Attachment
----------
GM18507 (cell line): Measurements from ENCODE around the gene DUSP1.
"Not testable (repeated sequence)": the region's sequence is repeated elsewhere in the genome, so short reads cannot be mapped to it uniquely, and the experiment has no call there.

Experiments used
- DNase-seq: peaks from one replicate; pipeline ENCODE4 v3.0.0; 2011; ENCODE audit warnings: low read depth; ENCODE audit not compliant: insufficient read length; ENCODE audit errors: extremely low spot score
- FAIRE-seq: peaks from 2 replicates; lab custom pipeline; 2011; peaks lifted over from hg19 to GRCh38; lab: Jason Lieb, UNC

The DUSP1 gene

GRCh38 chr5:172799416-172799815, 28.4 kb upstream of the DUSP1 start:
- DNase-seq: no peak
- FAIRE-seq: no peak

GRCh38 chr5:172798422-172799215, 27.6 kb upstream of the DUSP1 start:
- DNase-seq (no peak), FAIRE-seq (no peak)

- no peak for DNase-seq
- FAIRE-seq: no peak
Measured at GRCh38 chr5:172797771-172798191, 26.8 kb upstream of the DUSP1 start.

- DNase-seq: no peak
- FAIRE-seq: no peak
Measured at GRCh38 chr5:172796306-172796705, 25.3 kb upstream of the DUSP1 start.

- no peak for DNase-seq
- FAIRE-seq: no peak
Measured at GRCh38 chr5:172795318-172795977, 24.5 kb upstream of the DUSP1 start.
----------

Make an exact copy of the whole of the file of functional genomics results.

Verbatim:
GM18507 (cell line): Measurements from ENCODE around the gene DUSP1.
"Not testable (repeated sequence)": the region's sequence is repeated elsewhere in the genome, so short reads cannot be mapped to it uniquely, and the experiment has no call there.

Experiments used
- DNase-seq: peaks from one replicate; pipeline ENCODE4 v3.0.0; 2011; ENCODE audit warnings: low read depth; ENCODE audit not compliant: insufficient read length; ENCODE audit errors: extremely low spot score
- FAIRE-seq: peaks from 2 replicates; lab custom pipeline; 2011; peaks lifted over from hg19 to GRCh38; lab: Jason Lieb, UNC

The DUSP1 gene

GRCh38 chr5:172799416-172799815, 28.4 kb upstream of the DUSP1 start:
- DNase-seq: no peak
- FAIRE-seq: no peak

GRCh38 chr5:172798422-172799215, 27.6 kb upstream of the DUSP1 start:
- DNase-seq (no peak), FAIRE-seq (no peak)

- no peak for DNase-seq
- FAIRE-seq: no peak
Measured at GRCh38 chr5:172797771-172798191, 26.8 kb upstream of the DUSP1 start.

- DNase-seq: no peak
- FAIRE-seq: no peak
Measured at GRCh38 chr5:172796306-172796705, 25.3 kb upstream of the DUSP1 start.

- no peak for DNase-seq
- FAIRE-seq: no peak
Measured at GRCh38 chr5:172795318-172795977, 24.5 kb upstream of the DUSP1 start.